Trend #3 – Application of Stone
There are plenty of applications for stone rather than just kitchen bench tops. Using stone in kitchen splash backs are a perfect example of this. They are easy to wipe down and you can flow the colour of your bench top up the wall, or use a different, contrasting colour, as mentioned above. Stone can also be used in outdoor kitchens.
Whatever a cabinet can do, a piece of stone can do – the applications are limited to your imagination. Whole staircases can be built using stone, along with bar tops, tables, and walls to name a few more. Pieces of stone can also be hung on walls and used as art.
Trend #4 – Natural Versus Engineered
Bear in mind that both natural stone and engineered stone have their uses and can complement one another very well. As long as you look after your natural stone products, they will look good and perform as expected. A discussion with a competent consultant will assist you in determining which product will be best suited to your budget and needs.
As Precision Cabinets is one of the few home renovation companies who can provide stone and cabinetry work, we were a key consideration following two referrals – one from the building sector and another from a homeowner.
Trend #5 – Design Features
There are opportunities in terms of the types of design features available. You don’t just have the option of a 20mm or 40mm look, you can have the shadow effect look, streamlined look or the bigger chunkier look with facia’s on them, almost like you have craned a ‘slab’ into your kitchen. The versatility of the product means whatever style you are after, it can be made to look like that.
Want to know the 6 most common issues arising from getting an engineered stone benchtop for your kitchen?Download this Free Guide Today!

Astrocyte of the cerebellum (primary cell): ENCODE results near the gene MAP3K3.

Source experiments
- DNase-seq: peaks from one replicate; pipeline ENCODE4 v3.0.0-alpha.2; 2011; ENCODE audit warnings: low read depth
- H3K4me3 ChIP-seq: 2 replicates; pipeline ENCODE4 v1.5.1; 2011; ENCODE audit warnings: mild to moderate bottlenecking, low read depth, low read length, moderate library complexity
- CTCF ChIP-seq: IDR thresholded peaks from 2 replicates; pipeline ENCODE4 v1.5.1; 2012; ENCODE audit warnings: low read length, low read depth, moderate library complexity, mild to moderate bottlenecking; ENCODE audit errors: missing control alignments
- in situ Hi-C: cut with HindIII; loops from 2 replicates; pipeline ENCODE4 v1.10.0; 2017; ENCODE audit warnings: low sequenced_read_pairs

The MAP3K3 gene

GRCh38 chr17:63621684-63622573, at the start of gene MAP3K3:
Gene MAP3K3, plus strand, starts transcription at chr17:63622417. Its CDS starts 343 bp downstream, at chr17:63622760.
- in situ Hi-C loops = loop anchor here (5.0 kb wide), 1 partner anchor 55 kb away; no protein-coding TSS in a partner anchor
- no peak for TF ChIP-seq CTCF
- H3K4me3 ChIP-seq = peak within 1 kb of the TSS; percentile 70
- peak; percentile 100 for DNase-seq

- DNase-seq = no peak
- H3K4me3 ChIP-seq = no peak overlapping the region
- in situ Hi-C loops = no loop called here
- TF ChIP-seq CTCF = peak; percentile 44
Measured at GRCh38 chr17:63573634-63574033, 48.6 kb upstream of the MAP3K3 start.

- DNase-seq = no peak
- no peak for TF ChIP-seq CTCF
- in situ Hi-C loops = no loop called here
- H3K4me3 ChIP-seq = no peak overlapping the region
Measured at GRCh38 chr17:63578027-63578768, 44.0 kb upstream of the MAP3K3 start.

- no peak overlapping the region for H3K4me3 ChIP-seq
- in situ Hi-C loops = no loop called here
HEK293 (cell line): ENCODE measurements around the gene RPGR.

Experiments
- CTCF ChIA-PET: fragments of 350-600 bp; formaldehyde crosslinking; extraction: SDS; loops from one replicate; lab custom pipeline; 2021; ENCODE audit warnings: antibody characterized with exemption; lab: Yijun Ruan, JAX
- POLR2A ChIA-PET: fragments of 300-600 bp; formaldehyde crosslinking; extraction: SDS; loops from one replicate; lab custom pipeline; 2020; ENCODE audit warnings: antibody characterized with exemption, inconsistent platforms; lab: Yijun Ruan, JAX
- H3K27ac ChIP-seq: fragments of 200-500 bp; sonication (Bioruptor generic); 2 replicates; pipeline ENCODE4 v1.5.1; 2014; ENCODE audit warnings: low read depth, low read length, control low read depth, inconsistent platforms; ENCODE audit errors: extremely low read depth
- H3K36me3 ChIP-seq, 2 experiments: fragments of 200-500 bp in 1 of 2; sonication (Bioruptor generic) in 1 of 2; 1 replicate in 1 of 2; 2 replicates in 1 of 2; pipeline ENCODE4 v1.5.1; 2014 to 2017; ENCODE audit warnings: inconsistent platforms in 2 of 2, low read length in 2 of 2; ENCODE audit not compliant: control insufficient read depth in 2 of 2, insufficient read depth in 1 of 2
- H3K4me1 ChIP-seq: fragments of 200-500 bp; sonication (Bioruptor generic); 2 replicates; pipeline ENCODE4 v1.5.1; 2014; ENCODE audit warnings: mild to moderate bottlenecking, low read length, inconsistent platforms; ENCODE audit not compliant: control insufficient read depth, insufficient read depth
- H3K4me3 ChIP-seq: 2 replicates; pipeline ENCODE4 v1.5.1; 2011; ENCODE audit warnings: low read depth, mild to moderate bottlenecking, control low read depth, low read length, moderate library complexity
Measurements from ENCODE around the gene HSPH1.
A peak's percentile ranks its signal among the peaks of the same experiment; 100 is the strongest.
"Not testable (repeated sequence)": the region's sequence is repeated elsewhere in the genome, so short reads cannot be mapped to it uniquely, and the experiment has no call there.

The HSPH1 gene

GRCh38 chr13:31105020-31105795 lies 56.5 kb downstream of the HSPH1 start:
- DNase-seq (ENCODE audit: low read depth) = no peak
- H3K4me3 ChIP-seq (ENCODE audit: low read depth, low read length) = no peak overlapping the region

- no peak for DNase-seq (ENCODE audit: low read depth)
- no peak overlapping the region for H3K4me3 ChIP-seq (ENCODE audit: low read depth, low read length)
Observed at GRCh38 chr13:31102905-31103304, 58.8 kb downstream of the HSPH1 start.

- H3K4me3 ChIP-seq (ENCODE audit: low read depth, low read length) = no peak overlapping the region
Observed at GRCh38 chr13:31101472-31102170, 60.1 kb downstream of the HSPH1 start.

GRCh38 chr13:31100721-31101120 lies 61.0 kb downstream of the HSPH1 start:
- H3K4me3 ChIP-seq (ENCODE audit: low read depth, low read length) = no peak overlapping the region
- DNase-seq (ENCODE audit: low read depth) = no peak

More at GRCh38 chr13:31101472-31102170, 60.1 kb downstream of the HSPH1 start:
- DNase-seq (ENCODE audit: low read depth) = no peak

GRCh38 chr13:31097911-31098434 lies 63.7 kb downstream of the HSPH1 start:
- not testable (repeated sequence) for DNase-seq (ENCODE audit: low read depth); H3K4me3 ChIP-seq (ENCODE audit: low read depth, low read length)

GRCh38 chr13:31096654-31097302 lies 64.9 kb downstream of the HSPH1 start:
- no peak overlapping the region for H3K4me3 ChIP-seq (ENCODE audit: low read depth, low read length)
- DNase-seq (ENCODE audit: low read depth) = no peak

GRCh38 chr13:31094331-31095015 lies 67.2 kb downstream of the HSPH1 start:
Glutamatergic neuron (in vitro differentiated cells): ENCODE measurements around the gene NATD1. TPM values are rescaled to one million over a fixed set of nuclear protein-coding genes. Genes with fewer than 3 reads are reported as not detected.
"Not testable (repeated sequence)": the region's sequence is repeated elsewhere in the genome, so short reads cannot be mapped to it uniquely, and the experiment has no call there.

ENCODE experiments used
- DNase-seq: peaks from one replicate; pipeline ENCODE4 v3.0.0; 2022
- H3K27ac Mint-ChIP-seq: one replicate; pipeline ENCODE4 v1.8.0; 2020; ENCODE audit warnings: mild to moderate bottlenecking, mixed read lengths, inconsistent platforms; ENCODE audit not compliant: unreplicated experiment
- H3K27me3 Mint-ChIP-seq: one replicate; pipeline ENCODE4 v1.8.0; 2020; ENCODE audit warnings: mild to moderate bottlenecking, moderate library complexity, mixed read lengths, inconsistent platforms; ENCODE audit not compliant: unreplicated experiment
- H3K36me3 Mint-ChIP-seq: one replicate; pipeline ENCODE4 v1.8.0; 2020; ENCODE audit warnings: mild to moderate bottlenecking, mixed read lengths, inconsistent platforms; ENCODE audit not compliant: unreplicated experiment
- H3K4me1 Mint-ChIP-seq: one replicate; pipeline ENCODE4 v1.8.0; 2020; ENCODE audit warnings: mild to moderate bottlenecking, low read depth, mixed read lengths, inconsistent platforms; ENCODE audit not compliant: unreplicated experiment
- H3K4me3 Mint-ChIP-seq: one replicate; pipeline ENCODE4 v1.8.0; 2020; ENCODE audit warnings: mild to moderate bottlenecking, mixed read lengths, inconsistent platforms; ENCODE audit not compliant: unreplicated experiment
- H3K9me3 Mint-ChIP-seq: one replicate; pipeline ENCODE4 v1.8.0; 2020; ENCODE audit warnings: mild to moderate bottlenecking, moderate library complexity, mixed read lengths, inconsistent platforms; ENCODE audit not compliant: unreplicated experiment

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The best way to select the right stone bench top for your needs is to have 40+ years experience in the stonemason industry. The second best way is to read this engineered stone guide written by our very own Managing Director, Matt Schoof (and his 40+ years of kitchen experience)!
You will know exactly what to look for and how to care for it so you extend the life and look of your custom bench top.
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If you are thinking of putting stone into your kitchen, speak to an expert; someone who has experience in dealing with natural stone. Because, ideally, someone who has worked with natural stone would have worked with engineered stone and can help you understand the differences between the types of stone and will assist in making the right decision for your home. Someone who only has experience with one type of stone will not be in a position to help you make an informed decision. You need to talk with someone who is an ‘all-rounder’ with experience in more than one product.